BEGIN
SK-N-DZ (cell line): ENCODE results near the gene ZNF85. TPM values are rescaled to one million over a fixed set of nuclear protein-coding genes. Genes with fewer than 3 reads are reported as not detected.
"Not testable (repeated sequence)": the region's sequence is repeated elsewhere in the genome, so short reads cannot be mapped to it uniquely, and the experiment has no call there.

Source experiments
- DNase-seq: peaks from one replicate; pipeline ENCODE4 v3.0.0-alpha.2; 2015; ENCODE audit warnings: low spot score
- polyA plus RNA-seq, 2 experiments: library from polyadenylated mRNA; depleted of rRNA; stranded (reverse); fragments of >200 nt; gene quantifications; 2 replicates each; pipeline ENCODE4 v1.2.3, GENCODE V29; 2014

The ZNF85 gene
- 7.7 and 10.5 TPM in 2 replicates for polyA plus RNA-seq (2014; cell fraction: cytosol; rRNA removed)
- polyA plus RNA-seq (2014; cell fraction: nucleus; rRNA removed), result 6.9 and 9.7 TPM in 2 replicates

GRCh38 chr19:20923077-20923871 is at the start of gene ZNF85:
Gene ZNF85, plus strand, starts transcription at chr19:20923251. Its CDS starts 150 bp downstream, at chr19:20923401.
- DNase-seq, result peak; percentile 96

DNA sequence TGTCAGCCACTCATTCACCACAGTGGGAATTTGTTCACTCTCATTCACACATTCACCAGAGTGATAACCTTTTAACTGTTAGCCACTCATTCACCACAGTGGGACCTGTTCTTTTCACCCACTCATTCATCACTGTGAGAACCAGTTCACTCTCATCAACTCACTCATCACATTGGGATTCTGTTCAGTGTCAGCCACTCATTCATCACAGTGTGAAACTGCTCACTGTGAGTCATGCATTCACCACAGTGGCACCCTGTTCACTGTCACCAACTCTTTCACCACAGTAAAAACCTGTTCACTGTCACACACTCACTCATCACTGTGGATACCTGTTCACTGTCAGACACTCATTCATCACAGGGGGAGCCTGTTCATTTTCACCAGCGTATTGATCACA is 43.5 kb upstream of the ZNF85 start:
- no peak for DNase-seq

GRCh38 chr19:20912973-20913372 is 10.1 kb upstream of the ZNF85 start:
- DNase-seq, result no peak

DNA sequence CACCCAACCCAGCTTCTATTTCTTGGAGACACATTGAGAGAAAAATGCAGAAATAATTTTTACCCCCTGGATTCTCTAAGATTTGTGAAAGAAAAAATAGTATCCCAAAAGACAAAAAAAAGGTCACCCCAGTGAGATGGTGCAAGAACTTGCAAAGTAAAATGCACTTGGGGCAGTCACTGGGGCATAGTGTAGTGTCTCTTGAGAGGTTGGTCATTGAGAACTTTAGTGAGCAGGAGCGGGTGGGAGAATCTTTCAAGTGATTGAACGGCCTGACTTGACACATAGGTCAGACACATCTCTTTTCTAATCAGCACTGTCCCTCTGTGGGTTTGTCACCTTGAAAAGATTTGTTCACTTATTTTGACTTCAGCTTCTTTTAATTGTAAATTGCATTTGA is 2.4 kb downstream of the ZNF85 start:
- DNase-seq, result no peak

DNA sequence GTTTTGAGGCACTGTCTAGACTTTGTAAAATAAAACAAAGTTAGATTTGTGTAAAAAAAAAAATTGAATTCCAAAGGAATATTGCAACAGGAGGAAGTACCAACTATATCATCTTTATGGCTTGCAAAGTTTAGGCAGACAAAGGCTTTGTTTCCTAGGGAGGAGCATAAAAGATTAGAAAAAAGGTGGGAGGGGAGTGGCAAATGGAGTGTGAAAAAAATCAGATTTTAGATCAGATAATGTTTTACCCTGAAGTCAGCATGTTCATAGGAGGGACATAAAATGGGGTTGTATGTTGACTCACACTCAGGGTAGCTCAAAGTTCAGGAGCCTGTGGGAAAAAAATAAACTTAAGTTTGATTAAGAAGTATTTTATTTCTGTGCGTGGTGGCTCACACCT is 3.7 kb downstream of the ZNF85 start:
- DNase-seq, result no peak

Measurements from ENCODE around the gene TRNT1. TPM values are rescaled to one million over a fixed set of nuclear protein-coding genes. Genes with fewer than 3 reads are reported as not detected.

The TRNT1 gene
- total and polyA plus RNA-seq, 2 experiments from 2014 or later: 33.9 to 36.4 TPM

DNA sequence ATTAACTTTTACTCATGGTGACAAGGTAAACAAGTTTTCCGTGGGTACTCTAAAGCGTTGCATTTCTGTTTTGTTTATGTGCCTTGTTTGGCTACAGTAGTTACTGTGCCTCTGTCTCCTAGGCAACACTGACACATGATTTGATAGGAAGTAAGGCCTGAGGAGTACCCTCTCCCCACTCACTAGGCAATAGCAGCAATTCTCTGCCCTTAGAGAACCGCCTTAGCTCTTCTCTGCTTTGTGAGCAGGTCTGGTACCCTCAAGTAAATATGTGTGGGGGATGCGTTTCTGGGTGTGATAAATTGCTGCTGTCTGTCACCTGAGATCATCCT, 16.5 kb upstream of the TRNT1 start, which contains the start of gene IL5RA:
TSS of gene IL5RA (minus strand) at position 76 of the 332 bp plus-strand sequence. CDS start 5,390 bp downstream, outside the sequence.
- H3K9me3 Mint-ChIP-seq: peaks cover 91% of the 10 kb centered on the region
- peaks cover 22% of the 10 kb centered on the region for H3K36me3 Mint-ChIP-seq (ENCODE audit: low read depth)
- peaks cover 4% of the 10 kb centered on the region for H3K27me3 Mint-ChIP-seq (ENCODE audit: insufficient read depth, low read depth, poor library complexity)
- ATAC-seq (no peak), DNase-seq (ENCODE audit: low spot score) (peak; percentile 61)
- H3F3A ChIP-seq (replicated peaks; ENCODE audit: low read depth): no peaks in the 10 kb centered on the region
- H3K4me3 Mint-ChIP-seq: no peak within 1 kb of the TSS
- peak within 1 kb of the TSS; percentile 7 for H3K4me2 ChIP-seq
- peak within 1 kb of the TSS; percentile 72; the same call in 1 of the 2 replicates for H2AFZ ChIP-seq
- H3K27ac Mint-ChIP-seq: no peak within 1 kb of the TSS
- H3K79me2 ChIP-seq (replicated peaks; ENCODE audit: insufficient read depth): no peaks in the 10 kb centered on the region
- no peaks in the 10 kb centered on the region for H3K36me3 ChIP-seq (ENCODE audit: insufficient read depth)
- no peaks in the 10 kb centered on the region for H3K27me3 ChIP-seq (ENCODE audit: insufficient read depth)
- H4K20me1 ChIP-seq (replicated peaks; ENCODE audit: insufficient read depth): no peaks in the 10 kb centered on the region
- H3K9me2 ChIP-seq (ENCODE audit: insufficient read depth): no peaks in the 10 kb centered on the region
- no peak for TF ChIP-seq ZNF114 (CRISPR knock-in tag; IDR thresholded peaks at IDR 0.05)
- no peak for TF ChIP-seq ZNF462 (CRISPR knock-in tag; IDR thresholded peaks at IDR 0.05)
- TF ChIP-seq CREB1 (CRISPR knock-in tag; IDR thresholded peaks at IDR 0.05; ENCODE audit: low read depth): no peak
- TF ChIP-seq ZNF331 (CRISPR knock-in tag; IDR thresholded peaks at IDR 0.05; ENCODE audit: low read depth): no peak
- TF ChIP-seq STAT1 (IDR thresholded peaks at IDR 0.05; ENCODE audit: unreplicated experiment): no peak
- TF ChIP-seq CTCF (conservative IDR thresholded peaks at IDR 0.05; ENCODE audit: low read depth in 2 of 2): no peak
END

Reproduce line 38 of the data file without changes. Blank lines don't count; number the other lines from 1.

- H3K9me2 ChIP-seq (ENCODE audit: insufficient read depth): no peaks in the 10 kb centered on the region